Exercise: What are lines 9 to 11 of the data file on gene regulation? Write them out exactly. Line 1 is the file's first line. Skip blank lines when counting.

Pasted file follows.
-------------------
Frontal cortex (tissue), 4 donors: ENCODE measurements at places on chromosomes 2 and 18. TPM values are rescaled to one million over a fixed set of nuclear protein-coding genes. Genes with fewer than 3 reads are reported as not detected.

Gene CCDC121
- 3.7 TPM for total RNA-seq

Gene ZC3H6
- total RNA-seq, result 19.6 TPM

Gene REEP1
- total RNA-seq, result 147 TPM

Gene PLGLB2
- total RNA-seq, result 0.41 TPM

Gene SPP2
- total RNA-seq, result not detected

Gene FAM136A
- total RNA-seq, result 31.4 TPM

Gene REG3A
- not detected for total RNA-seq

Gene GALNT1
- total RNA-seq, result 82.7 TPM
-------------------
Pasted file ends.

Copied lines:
- total RNA-seq, result 0.41 TPM

Gene SPP2
- total RNA-seq, result not detected